Aerospace Industry
Construction of the Harmony Module of the International Space Station

An aerospace manufacturer is a company or individual involved in the various aspects of designing, building, testing, selling, and maintaining aircraft, aircraft parts, missiles, rockets, or spacecraft.[] Aerospace is a high technology industry.[according to whom?]

The aircraft industry is the industry supporting aviation by building aircraft and manufacturing aircraft parts for their maintenance. This includes aircraft and parts used for civil aviation and military aviation. Most production is done pursuant to type certificates and Defense Standards issued by a government body. This term has been largely subsumed by the more encompassing term: "aerospace industry".

Market

In 2015 the Aircraft Production was worth $180.3 Billion: 61% airliners, 14% business and general aviation, 12% Military aircraft, 10% military rotary wing and 3% civil rotary wing; while their MRO was worth $135.1 Bn or $315.4 Bn combined.[1]

The global aerospace industry was worth $838 billion in 2017: Aircraft & Engine OEMs represented 28% ($235 Bn), Civil & Military MRO & Upgrades 27% ($226 Bn), Aircraft Systems & Component Manufacturing 26% ($218 Bn), Satellites & Space 7% ($59 Bn), Missiles & UAVs 5% ($42 Bn) and other activity, including flight simulators, defense electronics, public research accounted for 7% ($59 Bn).[2] The countries with the largest industry were led by the United States with $408.4 Bn (49%) followed by France with $69 Bn (8.2%) then China with $61.2 Bn (7.3%), United Kingdom with $48.8 Bn (5.8%), Germany with $46.2 Bn (5.5%), Russia with $27.1 Bn (3.2%), Canada with $24 Bn (2.9%) and Japan with $21 Bn (2.5%).[2]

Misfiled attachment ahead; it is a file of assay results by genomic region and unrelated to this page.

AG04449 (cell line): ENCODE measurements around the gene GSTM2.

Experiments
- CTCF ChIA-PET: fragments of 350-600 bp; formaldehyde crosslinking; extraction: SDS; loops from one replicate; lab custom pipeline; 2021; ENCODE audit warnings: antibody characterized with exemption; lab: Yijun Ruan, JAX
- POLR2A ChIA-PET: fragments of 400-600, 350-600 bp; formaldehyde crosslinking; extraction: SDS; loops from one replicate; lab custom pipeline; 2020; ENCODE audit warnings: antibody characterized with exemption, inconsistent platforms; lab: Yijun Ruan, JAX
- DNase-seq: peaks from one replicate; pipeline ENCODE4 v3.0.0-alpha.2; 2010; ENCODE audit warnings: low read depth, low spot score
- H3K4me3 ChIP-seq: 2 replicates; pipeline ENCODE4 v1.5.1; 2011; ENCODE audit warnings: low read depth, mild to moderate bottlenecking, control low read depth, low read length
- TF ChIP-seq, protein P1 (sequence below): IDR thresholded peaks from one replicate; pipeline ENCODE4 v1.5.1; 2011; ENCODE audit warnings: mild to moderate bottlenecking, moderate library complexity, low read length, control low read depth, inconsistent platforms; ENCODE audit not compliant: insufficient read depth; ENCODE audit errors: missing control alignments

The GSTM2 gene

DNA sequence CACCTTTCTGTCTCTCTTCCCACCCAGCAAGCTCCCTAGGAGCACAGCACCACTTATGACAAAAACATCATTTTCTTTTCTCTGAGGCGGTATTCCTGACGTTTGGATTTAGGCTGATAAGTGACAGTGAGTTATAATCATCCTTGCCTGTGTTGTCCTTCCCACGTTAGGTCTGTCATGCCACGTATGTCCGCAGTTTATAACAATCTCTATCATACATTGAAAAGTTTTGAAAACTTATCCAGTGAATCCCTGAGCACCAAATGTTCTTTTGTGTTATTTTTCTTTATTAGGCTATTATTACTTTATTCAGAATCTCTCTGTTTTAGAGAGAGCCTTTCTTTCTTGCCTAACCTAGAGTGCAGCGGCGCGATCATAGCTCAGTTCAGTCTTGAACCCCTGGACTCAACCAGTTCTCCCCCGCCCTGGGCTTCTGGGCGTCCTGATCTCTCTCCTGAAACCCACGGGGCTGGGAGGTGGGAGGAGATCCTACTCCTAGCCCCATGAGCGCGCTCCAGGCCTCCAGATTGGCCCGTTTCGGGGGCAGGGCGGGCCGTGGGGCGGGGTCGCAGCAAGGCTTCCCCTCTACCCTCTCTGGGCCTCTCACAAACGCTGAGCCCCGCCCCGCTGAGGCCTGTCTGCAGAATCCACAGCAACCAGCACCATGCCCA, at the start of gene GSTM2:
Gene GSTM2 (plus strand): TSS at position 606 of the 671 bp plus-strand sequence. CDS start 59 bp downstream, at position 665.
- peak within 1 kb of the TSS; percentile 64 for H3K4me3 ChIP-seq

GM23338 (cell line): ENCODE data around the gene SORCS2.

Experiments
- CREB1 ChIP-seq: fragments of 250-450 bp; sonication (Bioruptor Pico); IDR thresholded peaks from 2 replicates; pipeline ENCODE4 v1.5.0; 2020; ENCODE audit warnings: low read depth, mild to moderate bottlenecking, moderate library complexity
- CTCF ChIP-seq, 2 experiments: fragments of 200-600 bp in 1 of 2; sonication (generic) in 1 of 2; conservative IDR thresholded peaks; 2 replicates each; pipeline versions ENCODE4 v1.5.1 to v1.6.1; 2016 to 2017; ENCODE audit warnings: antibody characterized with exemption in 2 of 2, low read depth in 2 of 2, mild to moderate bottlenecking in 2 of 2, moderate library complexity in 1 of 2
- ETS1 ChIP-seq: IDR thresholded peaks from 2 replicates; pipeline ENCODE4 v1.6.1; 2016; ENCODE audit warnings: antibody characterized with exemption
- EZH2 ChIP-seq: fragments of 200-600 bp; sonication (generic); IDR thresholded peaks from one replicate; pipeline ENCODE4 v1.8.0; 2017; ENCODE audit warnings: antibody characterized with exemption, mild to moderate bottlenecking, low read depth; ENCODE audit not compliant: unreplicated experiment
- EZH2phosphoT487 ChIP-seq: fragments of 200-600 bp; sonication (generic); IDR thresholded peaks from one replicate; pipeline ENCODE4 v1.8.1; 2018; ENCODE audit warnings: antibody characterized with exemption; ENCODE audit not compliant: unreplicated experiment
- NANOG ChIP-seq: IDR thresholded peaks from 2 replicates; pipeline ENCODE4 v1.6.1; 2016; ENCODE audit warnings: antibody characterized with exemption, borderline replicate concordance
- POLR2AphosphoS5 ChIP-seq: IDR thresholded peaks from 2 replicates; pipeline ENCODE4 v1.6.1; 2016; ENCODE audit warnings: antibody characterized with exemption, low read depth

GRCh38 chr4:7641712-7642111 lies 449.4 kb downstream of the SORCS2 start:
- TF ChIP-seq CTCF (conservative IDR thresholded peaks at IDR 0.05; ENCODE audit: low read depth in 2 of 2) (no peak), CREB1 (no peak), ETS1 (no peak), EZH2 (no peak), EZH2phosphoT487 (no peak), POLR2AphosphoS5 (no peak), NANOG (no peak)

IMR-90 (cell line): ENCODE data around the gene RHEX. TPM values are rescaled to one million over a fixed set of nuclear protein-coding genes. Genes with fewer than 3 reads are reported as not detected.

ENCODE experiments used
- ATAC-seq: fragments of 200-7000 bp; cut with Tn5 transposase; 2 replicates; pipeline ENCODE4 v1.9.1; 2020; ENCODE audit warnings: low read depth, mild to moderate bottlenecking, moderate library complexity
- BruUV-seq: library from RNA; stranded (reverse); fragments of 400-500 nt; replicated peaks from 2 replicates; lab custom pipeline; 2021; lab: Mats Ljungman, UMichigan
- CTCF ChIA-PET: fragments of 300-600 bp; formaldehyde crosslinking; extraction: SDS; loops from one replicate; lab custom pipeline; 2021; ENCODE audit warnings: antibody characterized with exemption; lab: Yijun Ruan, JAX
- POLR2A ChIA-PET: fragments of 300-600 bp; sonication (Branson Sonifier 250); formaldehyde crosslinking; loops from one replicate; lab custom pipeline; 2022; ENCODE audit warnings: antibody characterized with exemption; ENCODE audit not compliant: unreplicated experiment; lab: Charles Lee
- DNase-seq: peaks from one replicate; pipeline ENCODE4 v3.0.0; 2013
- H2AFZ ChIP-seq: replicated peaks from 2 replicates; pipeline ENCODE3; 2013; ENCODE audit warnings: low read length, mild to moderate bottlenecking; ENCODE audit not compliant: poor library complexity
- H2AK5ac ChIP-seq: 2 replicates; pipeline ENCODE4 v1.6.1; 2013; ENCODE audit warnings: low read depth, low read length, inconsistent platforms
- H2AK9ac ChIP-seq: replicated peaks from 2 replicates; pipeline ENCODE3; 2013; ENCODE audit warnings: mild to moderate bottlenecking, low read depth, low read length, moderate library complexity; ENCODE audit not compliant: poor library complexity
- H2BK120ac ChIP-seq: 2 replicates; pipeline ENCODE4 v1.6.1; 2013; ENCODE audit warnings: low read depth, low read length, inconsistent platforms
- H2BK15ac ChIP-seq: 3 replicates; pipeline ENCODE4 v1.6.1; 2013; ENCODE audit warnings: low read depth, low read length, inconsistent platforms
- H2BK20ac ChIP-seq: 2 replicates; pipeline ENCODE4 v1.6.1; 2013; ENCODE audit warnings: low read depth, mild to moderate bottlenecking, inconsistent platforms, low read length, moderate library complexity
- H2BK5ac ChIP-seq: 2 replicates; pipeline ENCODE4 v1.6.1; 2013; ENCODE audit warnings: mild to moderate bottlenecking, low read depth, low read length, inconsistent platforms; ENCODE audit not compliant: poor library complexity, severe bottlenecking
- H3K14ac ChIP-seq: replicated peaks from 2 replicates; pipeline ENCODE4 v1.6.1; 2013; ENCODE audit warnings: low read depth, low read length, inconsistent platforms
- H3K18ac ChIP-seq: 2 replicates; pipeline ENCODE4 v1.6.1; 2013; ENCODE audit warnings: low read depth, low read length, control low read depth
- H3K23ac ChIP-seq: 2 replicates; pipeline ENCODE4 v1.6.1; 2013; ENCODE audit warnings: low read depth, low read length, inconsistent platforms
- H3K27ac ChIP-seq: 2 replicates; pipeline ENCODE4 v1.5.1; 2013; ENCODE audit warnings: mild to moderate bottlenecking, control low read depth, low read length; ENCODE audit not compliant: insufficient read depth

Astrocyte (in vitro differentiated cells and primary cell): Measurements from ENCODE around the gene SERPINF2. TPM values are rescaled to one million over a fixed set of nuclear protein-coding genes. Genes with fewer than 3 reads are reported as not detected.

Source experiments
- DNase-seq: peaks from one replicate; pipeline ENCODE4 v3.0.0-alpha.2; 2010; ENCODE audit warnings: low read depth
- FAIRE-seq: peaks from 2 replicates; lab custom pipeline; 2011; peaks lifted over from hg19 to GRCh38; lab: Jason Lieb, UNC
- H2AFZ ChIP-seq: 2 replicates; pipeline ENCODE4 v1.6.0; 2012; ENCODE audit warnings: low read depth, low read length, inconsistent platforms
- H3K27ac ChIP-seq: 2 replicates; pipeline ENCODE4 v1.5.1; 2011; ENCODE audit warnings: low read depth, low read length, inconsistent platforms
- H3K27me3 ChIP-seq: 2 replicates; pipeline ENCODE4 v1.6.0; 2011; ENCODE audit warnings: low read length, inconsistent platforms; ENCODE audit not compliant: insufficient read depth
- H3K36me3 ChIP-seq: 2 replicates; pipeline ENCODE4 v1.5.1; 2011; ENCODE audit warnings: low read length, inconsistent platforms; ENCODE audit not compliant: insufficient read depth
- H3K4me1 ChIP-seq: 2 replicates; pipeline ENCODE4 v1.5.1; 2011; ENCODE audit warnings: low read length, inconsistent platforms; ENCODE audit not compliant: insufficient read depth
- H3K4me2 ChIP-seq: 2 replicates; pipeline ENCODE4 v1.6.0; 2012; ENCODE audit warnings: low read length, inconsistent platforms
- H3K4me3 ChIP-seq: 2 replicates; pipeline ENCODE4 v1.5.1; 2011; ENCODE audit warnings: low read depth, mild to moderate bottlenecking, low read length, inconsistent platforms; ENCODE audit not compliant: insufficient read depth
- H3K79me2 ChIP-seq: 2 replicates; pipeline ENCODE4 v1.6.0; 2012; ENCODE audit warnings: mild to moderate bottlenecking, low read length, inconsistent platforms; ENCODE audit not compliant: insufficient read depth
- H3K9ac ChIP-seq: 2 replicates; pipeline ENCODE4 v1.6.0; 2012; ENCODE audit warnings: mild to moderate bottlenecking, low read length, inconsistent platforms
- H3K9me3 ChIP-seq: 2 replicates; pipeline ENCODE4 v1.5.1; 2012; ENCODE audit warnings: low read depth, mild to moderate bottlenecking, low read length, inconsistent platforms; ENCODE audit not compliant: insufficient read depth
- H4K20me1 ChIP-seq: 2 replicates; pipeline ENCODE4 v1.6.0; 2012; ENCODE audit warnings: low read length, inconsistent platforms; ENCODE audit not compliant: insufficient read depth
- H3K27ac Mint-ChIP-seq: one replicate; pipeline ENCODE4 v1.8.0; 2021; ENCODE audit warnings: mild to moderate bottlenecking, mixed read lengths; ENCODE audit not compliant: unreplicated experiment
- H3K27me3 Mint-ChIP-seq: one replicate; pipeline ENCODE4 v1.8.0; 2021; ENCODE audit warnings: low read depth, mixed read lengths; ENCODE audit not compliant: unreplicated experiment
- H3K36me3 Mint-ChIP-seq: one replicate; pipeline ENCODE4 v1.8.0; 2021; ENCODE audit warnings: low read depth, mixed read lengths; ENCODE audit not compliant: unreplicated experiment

In 2018, the new commercial aircraft value is projected for $270.4 billion while business aircraft will amount for $18 billion and civil helicopters for $4 billion.[3]

Largest Companies

Largest Aerospace Companies ($ billion)
Company Revenue[4] Profit[4] 2014[5]
2016 2015 2016 2015 Revenue Profit Country
Boeing 94.6 96.1 4.90 5.18 90.8 (+4.8%) 7.47 (+13.9%)  United States
Airbus 70.8 68.8 2.40 4.34 80.6 (+5.5%) 4.50 (+31.9%)  EU
Lockheed Martin 47.2 40.5 5.55 4.71 45.6 (+0.5%) 5.59 (+24.1%)  United States
United Technologies 29.0 33.1 3.84 3.00 36.2 (+6.1%) 4.57 (+1.9%)  United States
GE Aviation 26.3 24.7 6.12 5.51 24.0 (+9.1%) 5.0 (+15.0%)  United States
Northrop Grumman 24.5 23.5 3.19 3.08 24.0 (-2.8%) 3.20 (+2.3%)  United States
Raytheon 24.1 23.2 3.24 3.01 22.8 (-3.7%) 3.18 (+8.2%)  United States
Safran 16.8 16.6 2.54 1.71 18.3 (+7.3%) 2.74 (+14.4%)  France
BAE Systems 13.4 13.9 - - 13.7 (-8.5%)  United Kingdom
Leonardo (Finmeccanica) 12.8 13.9 1.05 0.94 17.2 (+6.1%) 0.72  Italy
Rolls-Royce Holdings 12.0 13.2 0.98 1.77 14.7 (-3.7%) 2.15 (+2.0%)  United Kingdom

Geography

In the European Union, aerospace companies such as Airbus, BAE Systems, Thales, Dassault, Saab AB, Terma A/S and Leonardo are participants in the global aerospace industry and research effort.

In Russia, large aerospace companies like Oboronprom and the United Aircraft Corporation (encompassing Mikoyan, Sukhoi, Ilyushin, Tupolev, Yakovlev, and Irkut, which includes Beriev) are among the major global players in this industry.